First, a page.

Do you have a passion for creating stunning pieces like palladium diamond rings and necklaces? If so, join us as we guide you through just exactly how to pursue a career in the jewellery industry.
Employing over 55,000 people and made up of over 16,000 businesses, the UK jewellery industry could be one that you find yourself working in. But, have you considered the different roles in the sector? From goldsmiths to CAD designers, read on as we look at the various career paths you could follow.
Designer – The development of CAD
There is now a requirement for people who can use digital tools such as Computer Aided Design (CAD) and 3D printing with precision in the design and manufacturing process.
If taking part in CAD training is something that interests you, there are a variety of vocational colleges that have related courses on offer. Alternatively, there are courses online that can enable you to gain your CAD qualification at home.
These types of software are able to create prototypes of models, which go on to be made into 3D designs and castings. Jewellery that is designed with this sort of technology uses state-of-the art equipment and is drawn with precision like no other. The designs are then sent to mills, printers and growing machines, where they come to life with the help of 3D wax or resin.
Goldsmiths and Silversmiths
Skilled in the making of jewellery, goldsmiths and silversmiths are trained in making jewellery out of both gold and silver – as their names suggest. A Master goldsmith is highly skilled in working with precious metals using a variety of techniques.
It is important to be a team player if you’re interested in becoming a Goldsmith, as well as being able to work independently. It’s likely that you’ll be working with other craftspeople on different projects but will also spend time perfecting pieces on your own.
As well as this, you need to enjoy being practical by working with your hands, as you’ll be forming metal into different shapes. Patience is also required, as you’ll need to be concentrating for long periods of time on one object. You may also be asked to make changes to jewellery to meet a client brief, so persistence is also key. Being able to create technical drawings is an advantage too and something that is sought after by some employees, depending on the company.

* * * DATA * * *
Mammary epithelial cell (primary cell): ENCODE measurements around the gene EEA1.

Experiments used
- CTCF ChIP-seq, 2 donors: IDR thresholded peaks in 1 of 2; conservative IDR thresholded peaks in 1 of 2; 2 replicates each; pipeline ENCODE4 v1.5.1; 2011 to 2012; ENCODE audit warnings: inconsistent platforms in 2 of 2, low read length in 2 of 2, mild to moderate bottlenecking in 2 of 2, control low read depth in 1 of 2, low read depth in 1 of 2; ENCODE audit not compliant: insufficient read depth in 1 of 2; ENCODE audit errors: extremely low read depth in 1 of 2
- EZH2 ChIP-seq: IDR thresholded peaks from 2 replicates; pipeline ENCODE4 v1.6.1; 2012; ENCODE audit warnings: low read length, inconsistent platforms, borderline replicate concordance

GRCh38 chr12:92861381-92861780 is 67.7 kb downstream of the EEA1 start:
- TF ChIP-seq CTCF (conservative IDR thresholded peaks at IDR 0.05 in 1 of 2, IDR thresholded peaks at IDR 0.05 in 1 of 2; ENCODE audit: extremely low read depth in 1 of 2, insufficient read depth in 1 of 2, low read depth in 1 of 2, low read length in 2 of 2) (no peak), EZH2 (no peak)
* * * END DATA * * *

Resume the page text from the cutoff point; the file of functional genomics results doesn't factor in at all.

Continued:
The best way is to learn from other professionals, either through an apprenticeship or by spending time in industry. On the job experience is key here and although gaining qualifications will help develop your industry knowledge, it may not help develop your skills in the way that you need them.
Creative Jewellery Designer
Apprenticeships are available for those who learn the best via on the job training. Again though, these are increasingly competitive. And, for those who are looking to learn jewellery design alongside other commitments, there are short courses available at colleges and private providers, but these aren’t usually as in-depth or may take longer to get to the level that an apprenticeship or degree qualification would provide.
Many designers create models out of the jewellery, which will go on to be mass produced in a business-to-business trade or given to the customer for a bespoke design. It could also be part of the designer’s job to source gemstones, metals and other jewellery parts to create their proposed piece.
Depending on the size of the business, designers may have to discuss a brief with the client and liaise with them through to completion. Individuals in this profession use their artistic abilities to bring an idea to life, either by hand or using Computer Aided Design, also known as CAD (see below).
This is a role that’s very competitive and not often advertised, so networking and building contacts in the field is a good idea to get started. You’ll find that many jewellery designers have foundation degrees, or bachelor’s degrees in related subjects which looks at modules such as metalwork, design and metal design.
Some people decide to go solo when it comes to making jewellery and set up their own business. This is usually done as an additional job or a hobby, but some people are successful in making a career out of it.
If it’s something that you’re passionate about, you can start your own website and possibly supply your goods to others in the future! If you want to be your own boss, this could be for you.
There are many sites out there that focus on arts and crafts and appeal to a market that wants something truly unique. You can teach yourself how to make jewellery pieces, and experiment with different materials to find your niche.
What more specific roles are there available?
In larger jewellers that deal with making a lot of new products or making repairs and alterations, there are a lot of specific roles. You might find your niche in jewellery making and find that you want a more specialised job. These roles again require patience and working with your hands.
· Model makers — design and create models which are used to make numerous copies or an item through the casting process
· Engravers — skilled in the art of engraving, they can engrave lines words and other markings onto jewellery pieces
· Bench jewellers — make, repair and alter items
· Casters — generate multiple casts for the production process
· Enamellers — apply powdered glass and heat to the metal to create decorative finishes
Do any of the roles discussed in this article take your fancy? Start networking and build your portfolio to better your chances of breaking into the industry.